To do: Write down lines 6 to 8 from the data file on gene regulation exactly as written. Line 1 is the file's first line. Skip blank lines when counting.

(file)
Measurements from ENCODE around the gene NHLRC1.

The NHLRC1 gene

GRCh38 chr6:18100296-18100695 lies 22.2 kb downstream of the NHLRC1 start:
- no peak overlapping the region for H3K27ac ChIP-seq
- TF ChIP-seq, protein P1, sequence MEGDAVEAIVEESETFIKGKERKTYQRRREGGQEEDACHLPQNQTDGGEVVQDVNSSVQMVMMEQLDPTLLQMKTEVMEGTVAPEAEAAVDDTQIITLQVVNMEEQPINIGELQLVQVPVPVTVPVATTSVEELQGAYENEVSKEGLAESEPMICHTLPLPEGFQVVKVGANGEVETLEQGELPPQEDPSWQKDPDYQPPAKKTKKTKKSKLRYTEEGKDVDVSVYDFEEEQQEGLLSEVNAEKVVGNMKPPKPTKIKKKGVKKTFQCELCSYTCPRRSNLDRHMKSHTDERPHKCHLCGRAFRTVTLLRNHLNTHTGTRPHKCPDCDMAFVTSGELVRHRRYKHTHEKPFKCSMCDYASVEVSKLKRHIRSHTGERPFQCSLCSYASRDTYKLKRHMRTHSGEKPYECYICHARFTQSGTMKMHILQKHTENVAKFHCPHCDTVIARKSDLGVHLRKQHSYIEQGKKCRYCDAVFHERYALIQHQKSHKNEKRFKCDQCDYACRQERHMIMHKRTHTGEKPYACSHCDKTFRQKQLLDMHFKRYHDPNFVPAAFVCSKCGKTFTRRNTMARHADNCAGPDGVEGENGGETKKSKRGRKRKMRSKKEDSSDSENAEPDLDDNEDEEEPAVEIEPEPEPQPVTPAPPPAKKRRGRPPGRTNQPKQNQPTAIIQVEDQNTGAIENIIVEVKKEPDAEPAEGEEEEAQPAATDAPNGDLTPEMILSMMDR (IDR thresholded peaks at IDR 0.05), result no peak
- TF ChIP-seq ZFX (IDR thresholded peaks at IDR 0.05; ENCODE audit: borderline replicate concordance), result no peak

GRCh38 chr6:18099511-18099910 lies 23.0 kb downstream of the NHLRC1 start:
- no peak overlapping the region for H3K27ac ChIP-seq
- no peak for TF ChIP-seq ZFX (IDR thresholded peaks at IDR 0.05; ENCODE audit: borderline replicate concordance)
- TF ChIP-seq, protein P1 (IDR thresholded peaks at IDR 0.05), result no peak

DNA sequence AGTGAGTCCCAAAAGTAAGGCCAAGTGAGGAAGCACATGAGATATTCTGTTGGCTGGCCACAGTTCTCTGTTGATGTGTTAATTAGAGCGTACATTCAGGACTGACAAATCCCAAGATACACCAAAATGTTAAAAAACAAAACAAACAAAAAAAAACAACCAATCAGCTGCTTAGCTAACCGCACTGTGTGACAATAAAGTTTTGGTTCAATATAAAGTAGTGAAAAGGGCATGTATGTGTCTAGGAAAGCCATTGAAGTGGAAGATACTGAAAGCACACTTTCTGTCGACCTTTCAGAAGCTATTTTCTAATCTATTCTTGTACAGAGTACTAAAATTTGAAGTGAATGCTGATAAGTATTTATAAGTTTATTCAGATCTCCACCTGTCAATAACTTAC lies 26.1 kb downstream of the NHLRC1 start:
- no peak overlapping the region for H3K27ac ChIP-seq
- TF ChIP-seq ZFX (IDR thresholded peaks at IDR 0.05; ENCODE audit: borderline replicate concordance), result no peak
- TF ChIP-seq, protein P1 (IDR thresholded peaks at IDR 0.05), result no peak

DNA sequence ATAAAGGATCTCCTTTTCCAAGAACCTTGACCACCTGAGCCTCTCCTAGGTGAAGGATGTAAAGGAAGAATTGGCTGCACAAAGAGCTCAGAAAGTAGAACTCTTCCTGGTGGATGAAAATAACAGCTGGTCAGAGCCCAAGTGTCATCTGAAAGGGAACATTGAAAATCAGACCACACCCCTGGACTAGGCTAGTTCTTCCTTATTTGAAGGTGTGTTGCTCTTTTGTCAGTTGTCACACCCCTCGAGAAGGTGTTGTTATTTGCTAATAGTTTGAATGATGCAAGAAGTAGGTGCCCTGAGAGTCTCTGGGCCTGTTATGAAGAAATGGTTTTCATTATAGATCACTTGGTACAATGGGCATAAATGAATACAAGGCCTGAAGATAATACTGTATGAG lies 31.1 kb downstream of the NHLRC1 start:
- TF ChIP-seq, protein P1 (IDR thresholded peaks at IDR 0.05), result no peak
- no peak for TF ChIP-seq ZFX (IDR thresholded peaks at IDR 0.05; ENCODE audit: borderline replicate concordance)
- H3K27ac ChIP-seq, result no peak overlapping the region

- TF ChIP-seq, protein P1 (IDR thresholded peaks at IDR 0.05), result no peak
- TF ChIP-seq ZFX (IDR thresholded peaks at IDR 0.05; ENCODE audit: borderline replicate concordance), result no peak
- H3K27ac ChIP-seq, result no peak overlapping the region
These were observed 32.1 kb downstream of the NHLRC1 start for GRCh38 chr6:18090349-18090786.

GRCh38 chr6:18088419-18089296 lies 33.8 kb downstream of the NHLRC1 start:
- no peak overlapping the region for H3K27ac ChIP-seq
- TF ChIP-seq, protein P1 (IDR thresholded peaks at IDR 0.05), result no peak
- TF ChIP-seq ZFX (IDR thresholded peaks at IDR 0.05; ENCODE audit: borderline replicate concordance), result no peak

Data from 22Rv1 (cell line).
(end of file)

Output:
- TF ChIP-seq ZFX (IDR thresholded peaks at IDR 0.05; ENCODE audit: borderline replicate concordance), result no peak

GRCh38 chr6:18099511-18099910 lies 23.0 kb downstream of the NHLRC1 start:
- no peak overlapping the region for H3K27ac ChIP-seq